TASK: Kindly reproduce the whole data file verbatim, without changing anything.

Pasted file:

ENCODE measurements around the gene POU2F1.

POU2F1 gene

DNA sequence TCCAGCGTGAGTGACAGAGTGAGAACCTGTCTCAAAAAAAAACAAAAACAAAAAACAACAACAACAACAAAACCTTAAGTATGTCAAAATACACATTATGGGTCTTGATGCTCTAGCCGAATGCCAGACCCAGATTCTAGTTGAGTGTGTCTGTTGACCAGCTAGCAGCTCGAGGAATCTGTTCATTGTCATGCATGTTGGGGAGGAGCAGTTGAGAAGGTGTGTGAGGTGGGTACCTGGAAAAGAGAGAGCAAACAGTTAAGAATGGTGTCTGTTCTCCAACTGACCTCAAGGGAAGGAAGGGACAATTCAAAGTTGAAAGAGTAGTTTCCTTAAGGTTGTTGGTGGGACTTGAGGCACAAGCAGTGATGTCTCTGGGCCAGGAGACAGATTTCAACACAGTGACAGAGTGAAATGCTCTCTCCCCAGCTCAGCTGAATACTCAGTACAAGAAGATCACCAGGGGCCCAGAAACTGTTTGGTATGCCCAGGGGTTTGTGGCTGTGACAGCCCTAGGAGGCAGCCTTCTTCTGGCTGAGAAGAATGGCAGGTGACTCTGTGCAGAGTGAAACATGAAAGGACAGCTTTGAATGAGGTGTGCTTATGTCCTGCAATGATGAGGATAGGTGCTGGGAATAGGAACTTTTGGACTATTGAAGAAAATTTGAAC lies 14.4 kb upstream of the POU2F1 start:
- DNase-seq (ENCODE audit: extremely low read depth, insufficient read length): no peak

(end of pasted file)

ENCODE measurements around the gene POU2F1.

POU2F1 gene

DNA sequence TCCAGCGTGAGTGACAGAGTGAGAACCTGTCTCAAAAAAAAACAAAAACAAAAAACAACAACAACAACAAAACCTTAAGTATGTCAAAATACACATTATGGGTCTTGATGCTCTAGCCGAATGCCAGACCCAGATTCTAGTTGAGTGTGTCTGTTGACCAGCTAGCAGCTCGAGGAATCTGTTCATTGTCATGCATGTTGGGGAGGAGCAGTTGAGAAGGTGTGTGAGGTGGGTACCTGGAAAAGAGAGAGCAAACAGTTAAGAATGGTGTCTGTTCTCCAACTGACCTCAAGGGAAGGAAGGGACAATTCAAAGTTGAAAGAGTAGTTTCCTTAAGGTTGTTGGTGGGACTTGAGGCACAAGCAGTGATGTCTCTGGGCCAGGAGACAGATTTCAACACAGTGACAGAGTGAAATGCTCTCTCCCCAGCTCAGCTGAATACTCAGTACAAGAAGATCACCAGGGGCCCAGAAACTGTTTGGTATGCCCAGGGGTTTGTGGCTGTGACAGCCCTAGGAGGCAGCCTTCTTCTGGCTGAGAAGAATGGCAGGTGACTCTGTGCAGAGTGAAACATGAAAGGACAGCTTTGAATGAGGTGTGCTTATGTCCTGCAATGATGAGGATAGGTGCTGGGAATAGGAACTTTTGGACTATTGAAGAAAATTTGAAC lies 14.4 kb upstream of the POU2F1 start:
- DNase-seq (ENCODE audit: extremely low read depth, insufficient read length): no peak